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How to grow calabrese

Calabrese is a tasty type of broccoli. Follow our simple guide to growing your own at home.

A table displaying which months are best to sow, plant and harvest.
Jan Feb Mar Apr May Jun Jul Aug Sep Oct Nov Dec
At its best
At its best

Plant is not at its best in January

Plant is not at its best in February

Plant is not at its best in March

Plant is not at its best in April

Plant is not at its best in May

Plant is at its best in June

Plant is at its best in July

Plant is at its best in August

Plant is at its best in September

Plant is at its best in October

Plant is at its best in November

Plant is not at its best in December

To do
To do

Do not To do in January

Do not To do in February

Do To do in March

Do To do in April

Do To do in May

Do To do in June

Do To do in July

Do To do in August

Do To do in September

Do To do in October

Do To do in November

Do not To do in December

Named after the Italian region of Calabria, calabrese is a type of broccoli. For simplicity, supermarkets and greengrocers sell it as broccoli.

Calabrese has one large head, but smaller heads develop after the central head is cut. It can be harvested from summer to the first frosts. It’s different to purple sprouting broccoli, which has smaller heads and crops from winter through into spring.

Growing from seed means you’ll be able to grow a wide range of varieties, giving you a crop for many months of the year. Here’s how.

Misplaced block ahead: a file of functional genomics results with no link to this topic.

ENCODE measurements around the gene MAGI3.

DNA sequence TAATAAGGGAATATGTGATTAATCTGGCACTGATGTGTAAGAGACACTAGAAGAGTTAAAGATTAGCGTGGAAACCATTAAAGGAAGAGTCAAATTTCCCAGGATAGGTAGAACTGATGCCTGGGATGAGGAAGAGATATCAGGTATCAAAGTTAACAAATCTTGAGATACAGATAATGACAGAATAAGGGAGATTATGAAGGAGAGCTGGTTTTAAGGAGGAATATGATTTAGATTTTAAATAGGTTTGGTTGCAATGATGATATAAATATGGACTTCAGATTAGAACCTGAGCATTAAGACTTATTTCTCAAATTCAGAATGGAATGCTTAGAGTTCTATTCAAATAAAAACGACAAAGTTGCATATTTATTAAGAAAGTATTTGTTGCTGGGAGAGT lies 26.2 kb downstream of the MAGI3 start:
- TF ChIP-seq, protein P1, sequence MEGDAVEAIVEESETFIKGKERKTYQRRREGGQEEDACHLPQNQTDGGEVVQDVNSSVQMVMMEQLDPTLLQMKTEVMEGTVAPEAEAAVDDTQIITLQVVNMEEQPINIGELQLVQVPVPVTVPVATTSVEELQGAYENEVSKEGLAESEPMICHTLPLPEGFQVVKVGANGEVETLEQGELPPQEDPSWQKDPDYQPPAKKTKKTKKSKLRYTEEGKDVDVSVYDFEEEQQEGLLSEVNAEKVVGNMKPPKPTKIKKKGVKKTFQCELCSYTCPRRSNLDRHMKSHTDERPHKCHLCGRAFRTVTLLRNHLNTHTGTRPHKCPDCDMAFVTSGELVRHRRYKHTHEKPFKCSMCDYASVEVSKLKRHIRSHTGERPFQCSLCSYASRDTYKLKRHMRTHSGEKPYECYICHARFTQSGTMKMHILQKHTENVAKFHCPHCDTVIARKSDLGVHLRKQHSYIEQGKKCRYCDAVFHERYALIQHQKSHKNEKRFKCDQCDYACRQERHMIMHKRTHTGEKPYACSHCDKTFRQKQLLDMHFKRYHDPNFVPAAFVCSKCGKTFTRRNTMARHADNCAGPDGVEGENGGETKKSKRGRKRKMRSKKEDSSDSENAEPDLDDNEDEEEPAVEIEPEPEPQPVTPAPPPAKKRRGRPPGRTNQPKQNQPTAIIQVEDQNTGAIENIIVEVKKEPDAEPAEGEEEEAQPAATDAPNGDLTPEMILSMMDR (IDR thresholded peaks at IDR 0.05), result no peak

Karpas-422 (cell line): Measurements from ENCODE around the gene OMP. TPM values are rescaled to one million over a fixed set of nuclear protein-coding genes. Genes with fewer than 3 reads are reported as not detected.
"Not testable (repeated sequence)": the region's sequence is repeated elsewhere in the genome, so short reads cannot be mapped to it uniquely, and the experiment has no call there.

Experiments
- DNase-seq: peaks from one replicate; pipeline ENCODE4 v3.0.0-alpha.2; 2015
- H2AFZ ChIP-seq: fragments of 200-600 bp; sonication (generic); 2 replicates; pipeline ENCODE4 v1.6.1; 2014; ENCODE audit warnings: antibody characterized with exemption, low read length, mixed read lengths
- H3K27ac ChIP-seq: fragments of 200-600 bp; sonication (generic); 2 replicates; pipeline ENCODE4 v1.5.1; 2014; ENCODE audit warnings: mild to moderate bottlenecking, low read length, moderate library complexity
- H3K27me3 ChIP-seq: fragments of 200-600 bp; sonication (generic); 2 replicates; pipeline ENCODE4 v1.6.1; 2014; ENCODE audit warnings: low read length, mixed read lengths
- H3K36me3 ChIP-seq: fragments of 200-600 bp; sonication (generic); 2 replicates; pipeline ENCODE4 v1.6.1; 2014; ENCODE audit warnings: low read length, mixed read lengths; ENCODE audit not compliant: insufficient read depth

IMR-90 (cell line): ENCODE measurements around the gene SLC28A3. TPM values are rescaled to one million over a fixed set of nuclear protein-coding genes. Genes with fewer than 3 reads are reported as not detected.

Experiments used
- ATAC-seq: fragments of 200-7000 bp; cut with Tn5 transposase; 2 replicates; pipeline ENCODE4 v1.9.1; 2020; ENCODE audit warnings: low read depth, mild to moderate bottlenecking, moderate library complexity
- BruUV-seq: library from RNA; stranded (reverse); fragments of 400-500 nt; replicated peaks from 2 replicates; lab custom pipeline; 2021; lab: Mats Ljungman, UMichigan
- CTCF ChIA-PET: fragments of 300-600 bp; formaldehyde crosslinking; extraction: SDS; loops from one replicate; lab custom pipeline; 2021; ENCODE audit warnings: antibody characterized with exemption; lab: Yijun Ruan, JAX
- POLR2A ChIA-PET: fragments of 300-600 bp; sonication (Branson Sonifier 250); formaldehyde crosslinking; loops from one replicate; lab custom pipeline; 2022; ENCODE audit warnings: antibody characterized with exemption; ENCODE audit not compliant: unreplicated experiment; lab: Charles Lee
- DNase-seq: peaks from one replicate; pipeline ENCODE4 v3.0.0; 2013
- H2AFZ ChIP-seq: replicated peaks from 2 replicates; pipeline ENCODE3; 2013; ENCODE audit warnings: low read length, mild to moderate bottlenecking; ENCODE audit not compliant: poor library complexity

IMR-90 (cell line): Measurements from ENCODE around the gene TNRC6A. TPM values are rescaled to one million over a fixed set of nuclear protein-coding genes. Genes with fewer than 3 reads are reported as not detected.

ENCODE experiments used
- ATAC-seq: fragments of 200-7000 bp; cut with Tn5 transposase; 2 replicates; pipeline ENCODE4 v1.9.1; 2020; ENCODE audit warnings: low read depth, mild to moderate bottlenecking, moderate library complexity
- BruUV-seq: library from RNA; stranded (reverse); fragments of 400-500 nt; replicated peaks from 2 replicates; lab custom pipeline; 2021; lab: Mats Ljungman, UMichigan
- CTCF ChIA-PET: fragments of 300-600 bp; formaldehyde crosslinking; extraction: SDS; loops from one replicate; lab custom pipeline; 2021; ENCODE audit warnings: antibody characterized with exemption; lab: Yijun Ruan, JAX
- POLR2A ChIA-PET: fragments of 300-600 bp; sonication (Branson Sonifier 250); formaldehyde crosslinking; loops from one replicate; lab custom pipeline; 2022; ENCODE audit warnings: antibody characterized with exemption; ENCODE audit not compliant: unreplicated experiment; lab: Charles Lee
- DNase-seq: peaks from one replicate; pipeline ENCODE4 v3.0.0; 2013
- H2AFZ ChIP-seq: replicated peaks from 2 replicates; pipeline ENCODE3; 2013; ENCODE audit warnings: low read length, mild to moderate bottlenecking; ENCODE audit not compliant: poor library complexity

Named after the Italian region of Calabria, calabrese is a type of broccoli.

You will need

  • Calabrese seeds
  • Good quality multipurpose compost
  • Small pots
  • Trowel
  • Crushed oyster shells
  • Fleece (and support)
  • Sharp knife
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Total time:

Step 1

Calabrese seed can be sown direct in the ground, but you’ll get better results by sowing in pots of multipurpose compost. After germination, thin seedlings to leave the strongest in each pot.

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Step 2

When large enough to handle easily (usually from late April to May) plant out into well-prepared soil. Space plants 60-75cm (24-30in) apart, with the same spacing between the rows.

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Step 3

Firm the soil at the base of the plant very well, then tug one of the bottom leaves to check that the plant is secure. Calabrese can suffer from windrock if not firmly planted.

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Step 4

Slugs and snails can cause a lot of damage to your young calabrese plants. Drizzle a ring of crushed oyster shell around the base of the plant – slugs and snails don’t like crossing it.

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Step 5

Water the plants thoroughly, then cover with fleece to prevent attacks from cabbage white butterflies, cabbage moth and pigeons. You must keep the fleece in close contact with the ground, so a purpose-built frame is really useful.

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Step 6

Using a sharp knife, cut off the head before the florets begin to open, and while the head is still firm. Don’t dig up the plant as the cut stalk will produce new heads.

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